Furthermore, television can be used to develop the state of the vocabulary of children. Basically, during the growing, the child begins to watch different situations and on words that are used in it. According to the study, every child from 8 years old spends about 7:38 hours per day, and it suggests the young person is watching how people use their words in necessary situations (Al-Harbi 1). In this case, the perception of words in childhood is an important step in the development of young persons because of receptive and productive linguistic skills, covering an essay on television. However, the day-to-day perception of words and their usage is a crucial aspect of language acquisition. It means that not only parents and the close environment of children but also media becomes a part of the life of young persons.

Low-Income Families and Television

In addition, well-structured, directed children’s TV programs have a significant influence on children from low-income families in the case of the competence to use words properly. Since almost all families have access to television, parents can use programs to teach their children how to expand their vocabulary (Al-Harbi 2). In the first stages, kids cannot understand words, but, according to the long-term perspective, their vocabulary will be expanded without any additional spending in terms of money from the side of parents. In this case, teachers can use TV programs as a tool to educate children from low-income families, considering language acquisition. As a result, since children begin to learn many words and their usage, then they can use the proper vocabulary in the necessary situations. In turn, this aspect of television is also a tool to establish the correct social settings for further adult life.

Conclusion of an Essay on Television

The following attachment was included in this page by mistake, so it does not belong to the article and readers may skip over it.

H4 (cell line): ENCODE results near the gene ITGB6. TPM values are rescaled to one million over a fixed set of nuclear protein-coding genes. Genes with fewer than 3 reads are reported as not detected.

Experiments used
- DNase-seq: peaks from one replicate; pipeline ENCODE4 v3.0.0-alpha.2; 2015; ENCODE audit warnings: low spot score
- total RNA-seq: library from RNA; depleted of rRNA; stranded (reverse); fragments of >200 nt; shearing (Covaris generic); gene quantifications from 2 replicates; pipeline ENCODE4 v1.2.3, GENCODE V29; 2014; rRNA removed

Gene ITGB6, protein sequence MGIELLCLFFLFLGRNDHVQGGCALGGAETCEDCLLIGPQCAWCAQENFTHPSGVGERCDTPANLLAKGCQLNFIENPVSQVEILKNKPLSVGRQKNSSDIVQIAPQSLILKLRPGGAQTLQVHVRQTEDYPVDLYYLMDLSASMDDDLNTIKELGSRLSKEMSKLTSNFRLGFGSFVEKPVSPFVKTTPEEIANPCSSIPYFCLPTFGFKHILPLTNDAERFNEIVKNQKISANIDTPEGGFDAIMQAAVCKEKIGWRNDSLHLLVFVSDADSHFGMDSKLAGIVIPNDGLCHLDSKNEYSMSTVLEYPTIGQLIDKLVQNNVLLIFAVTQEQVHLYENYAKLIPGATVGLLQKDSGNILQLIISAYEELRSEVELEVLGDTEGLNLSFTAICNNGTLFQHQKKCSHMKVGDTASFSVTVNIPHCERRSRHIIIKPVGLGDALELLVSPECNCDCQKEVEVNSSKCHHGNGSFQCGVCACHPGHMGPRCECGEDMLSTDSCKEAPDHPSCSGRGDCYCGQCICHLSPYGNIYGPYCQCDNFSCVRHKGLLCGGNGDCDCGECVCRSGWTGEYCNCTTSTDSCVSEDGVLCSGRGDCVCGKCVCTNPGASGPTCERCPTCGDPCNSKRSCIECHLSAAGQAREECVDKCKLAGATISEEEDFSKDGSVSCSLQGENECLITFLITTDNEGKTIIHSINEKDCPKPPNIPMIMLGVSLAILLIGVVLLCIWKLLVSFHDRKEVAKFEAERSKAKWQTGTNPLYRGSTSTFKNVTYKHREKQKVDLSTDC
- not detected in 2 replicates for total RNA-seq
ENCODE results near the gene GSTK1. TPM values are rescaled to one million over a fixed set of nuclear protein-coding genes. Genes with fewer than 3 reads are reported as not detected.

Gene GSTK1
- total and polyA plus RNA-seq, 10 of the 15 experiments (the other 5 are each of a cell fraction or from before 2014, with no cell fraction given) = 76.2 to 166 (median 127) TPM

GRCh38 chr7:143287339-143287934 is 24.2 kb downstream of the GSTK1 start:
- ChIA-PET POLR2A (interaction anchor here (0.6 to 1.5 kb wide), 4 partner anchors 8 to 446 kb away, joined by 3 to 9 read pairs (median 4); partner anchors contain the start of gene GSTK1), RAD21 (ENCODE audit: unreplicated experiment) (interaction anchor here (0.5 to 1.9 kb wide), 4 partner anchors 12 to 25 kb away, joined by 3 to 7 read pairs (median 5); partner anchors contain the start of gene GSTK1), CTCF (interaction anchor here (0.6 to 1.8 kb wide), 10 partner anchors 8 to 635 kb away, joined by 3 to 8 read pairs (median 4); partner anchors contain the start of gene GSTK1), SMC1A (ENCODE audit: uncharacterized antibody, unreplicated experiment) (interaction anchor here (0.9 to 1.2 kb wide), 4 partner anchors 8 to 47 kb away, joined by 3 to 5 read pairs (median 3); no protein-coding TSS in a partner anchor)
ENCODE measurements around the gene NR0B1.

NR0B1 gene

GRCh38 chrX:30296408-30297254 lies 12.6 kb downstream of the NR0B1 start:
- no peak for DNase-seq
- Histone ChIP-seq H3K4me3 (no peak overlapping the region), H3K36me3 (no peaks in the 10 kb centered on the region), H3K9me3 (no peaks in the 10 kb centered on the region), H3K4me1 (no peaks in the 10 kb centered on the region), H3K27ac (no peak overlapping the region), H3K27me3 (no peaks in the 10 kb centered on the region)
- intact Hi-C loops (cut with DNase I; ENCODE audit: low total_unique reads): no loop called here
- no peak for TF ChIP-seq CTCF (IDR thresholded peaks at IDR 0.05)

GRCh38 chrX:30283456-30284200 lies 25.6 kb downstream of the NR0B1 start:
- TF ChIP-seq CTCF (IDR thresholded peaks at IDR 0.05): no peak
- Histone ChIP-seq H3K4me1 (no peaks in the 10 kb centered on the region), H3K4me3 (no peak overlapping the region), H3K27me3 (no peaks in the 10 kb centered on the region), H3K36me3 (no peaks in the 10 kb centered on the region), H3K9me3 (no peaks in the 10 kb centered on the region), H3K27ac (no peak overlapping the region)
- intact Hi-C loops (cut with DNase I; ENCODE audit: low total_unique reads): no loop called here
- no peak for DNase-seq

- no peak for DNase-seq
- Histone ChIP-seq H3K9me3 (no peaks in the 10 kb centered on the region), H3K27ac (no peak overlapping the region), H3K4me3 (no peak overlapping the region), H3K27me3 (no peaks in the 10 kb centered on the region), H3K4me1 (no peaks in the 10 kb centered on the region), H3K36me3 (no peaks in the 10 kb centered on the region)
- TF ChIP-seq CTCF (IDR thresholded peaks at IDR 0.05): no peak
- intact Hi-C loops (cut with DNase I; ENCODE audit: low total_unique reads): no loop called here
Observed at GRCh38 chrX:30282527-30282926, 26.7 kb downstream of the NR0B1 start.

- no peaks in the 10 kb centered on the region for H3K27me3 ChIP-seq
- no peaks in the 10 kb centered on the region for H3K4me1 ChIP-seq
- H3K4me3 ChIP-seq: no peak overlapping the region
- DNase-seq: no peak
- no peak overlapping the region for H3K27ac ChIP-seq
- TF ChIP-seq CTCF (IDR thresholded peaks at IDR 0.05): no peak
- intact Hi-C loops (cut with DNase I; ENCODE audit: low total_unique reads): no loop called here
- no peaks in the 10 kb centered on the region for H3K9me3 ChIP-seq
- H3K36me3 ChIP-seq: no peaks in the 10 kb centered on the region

In conclusion, this essay on television argues that the lack of an effectively developed cognitive and psychological capacity among children under 12 years old is the fundamental reason for the diverse and significant adverse effects of TV viewing on their health and behaviors. It is important to consider that current studies that investigate the negative influence of television in the case of how children watch and its contents are not appropriate for young minds.

By considering the differentiation between media content or portrayals and reality, these children model their expectations, values, attitudes, and beliefs about the world on TV depictions. In this case, the commercial side of media has a negative influence on the path of the education of children. On the other hand, TV programs can create positive results in education, considering the case of the development of learning, cognitive, receptive, and productive linguistic skills. Unfortunately, people do not use television correctly, and the media has a negative influence on young minds. Thus, even if an essay on television covers its benefits, the current state of TV programs in the case of its content must be developed.

Works Cited

Al-Harbi, Salwa S. “The Influence of Media in Children’s Language Development.” Journal of Educational and Developmental Psychology, vol. 5, no. 1, 2015, pp. 1-5.

Bar-on, Miriam. “The Effects of Television on Child Health: Implications and Recommendation.” Archives of Disease in Childhood, vol. 83, 2000, pp. 289-292.

Browne, Kevin, and Hamilton-Giachritsis, Catherine. “The Influence of Violent Media on Children and Adolescents: A Public-health Approach.” The Lancet, vol. 365, 2005, pp. 702-710.

Kirkorian, Heather L., et al. “Media and Young Children’s Learning.” The Future of Children, vol. 18, no. 1, 2008, pp. 39–61.